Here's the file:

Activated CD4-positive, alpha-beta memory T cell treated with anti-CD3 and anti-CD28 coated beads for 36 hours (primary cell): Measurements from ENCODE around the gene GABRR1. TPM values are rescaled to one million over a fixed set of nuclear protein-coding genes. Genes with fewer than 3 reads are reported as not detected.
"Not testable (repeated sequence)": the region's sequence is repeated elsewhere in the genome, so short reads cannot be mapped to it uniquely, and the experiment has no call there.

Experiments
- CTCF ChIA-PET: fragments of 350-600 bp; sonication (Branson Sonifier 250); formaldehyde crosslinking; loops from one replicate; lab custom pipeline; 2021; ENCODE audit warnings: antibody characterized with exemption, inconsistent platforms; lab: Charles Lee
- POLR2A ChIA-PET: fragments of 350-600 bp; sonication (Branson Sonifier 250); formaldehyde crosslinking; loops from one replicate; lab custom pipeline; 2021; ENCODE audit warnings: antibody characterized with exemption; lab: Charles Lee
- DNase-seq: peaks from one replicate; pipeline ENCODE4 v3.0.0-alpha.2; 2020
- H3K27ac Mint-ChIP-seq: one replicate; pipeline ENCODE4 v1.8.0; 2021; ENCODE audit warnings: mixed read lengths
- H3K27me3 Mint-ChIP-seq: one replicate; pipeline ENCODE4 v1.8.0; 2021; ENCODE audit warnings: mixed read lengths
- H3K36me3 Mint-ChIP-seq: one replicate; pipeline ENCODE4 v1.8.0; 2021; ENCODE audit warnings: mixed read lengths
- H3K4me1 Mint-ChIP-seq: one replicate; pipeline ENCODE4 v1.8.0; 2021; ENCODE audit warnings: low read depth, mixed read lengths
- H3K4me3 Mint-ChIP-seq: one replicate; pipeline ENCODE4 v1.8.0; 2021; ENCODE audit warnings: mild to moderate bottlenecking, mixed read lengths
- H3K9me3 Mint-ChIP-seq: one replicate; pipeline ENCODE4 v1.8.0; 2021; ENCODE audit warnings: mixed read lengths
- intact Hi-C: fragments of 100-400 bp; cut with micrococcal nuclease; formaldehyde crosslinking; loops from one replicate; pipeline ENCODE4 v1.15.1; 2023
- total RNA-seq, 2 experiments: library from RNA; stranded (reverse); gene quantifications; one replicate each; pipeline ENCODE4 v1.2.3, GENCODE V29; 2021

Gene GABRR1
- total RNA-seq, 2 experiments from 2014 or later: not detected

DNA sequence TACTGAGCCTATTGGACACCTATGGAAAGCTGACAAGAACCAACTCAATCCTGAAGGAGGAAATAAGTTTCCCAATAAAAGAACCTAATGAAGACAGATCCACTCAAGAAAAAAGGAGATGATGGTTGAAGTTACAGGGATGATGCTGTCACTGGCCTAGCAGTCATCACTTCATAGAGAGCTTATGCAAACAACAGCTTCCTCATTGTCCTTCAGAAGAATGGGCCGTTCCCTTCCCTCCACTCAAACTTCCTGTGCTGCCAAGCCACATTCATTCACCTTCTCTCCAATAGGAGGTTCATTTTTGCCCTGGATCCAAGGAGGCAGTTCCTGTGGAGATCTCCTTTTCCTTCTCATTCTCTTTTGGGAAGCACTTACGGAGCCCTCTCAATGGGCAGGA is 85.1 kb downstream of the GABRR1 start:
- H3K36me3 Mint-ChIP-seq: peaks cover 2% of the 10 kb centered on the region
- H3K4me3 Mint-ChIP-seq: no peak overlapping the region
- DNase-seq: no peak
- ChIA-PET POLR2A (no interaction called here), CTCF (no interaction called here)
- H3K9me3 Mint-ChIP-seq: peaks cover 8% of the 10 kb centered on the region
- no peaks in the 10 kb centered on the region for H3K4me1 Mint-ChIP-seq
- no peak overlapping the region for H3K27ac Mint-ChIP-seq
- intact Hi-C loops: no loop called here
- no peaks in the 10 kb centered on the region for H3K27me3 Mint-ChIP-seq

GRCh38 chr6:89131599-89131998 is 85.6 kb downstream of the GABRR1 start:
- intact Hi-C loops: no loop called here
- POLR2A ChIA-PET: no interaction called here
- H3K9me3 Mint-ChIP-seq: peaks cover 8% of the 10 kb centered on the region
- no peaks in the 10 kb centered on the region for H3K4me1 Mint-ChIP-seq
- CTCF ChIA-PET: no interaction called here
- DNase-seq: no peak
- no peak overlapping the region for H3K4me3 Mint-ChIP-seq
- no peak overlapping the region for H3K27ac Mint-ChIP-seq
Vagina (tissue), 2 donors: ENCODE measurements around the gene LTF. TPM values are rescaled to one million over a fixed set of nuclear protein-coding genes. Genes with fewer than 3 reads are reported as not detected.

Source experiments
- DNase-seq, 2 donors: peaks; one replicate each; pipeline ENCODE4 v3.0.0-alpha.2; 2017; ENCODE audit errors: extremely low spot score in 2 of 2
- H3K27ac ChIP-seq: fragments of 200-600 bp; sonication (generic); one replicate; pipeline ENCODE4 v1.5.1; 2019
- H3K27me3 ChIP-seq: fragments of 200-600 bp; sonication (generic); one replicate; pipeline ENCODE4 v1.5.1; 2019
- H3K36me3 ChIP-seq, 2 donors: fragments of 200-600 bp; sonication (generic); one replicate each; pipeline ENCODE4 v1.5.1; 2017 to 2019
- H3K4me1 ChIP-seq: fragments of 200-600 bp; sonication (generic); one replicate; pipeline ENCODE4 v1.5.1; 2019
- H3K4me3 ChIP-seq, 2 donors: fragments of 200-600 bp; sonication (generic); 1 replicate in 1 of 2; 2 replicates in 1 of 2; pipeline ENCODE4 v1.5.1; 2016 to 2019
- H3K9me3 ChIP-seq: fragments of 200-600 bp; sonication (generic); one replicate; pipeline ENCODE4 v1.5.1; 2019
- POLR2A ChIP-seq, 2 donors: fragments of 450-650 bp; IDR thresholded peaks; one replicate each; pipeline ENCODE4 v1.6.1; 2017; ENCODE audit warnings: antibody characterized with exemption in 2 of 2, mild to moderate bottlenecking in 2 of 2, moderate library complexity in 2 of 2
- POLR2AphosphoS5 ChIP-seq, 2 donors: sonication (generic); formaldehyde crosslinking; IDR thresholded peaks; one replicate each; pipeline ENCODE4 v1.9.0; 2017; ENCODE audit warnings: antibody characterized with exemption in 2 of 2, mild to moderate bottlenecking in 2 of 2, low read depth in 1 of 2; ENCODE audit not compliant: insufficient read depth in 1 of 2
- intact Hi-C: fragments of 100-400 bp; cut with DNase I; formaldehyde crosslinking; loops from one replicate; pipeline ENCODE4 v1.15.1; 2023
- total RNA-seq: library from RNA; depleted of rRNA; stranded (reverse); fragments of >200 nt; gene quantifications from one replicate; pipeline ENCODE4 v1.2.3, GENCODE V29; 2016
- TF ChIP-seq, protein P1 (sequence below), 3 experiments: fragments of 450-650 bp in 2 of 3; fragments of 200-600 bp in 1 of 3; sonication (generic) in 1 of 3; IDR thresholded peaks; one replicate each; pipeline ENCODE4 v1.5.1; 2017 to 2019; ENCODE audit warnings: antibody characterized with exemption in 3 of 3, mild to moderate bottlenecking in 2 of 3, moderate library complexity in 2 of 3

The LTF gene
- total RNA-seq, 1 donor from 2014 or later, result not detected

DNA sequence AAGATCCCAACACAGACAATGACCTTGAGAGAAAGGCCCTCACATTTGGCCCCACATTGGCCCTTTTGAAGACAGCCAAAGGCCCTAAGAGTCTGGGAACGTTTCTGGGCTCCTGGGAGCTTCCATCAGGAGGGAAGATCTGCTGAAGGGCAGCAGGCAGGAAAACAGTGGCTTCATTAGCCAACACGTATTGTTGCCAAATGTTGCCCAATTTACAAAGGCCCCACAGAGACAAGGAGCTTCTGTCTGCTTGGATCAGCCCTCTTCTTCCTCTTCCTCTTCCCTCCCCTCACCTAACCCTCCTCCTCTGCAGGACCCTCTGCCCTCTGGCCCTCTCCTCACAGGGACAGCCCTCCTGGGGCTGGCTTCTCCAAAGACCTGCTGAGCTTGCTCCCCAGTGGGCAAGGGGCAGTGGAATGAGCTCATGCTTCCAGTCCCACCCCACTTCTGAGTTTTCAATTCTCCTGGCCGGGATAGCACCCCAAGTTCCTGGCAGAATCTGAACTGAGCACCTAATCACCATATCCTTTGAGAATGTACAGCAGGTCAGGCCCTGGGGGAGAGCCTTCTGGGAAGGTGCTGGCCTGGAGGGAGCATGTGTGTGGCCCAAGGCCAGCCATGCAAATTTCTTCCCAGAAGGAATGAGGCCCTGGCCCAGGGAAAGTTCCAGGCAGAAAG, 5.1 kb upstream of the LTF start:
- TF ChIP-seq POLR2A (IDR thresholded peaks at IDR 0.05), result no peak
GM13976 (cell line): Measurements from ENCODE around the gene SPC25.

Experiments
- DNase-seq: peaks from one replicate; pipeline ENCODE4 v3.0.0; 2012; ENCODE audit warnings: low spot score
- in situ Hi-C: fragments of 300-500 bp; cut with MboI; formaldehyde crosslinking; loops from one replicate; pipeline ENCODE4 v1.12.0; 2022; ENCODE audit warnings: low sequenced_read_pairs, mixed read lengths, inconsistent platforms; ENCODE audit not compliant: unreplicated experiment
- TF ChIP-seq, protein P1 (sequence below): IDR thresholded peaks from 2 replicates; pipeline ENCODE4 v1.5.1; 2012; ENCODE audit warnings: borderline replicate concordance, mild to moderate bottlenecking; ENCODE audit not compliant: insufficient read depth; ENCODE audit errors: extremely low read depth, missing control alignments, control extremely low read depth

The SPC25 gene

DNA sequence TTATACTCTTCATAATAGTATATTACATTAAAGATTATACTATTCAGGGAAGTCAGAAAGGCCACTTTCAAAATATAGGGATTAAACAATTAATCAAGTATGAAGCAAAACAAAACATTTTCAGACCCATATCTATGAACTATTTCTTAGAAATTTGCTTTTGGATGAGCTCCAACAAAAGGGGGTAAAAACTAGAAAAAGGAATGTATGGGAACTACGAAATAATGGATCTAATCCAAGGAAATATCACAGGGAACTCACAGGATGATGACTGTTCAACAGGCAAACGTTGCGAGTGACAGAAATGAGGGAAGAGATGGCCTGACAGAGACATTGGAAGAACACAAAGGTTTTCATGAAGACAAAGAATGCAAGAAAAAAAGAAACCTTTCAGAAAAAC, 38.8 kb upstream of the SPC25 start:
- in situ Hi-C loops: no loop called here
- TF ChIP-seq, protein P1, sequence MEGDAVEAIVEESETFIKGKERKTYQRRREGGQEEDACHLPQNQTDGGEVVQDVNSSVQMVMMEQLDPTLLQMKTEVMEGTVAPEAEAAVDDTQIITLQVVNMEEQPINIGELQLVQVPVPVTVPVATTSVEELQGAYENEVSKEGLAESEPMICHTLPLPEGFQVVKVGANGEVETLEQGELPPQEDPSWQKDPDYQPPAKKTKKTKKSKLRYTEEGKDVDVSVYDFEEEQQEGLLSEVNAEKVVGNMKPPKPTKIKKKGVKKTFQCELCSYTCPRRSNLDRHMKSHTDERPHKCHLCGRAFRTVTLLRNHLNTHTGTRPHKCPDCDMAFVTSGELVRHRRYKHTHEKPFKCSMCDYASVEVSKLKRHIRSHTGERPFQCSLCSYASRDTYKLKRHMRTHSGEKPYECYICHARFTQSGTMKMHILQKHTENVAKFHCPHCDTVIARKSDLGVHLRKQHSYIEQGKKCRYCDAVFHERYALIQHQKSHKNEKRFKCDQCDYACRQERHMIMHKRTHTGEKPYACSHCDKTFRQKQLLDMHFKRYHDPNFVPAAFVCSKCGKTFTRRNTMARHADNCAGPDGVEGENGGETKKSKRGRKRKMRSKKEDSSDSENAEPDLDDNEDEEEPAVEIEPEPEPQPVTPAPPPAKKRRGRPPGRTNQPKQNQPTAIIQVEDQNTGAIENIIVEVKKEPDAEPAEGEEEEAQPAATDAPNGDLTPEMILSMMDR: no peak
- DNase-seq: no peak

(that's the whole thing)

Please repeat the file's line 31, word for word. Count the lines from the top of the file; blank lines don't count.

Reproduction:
- no peaks in the 10 kb centered on the region for H3K4me1 Mint-ChIP-seq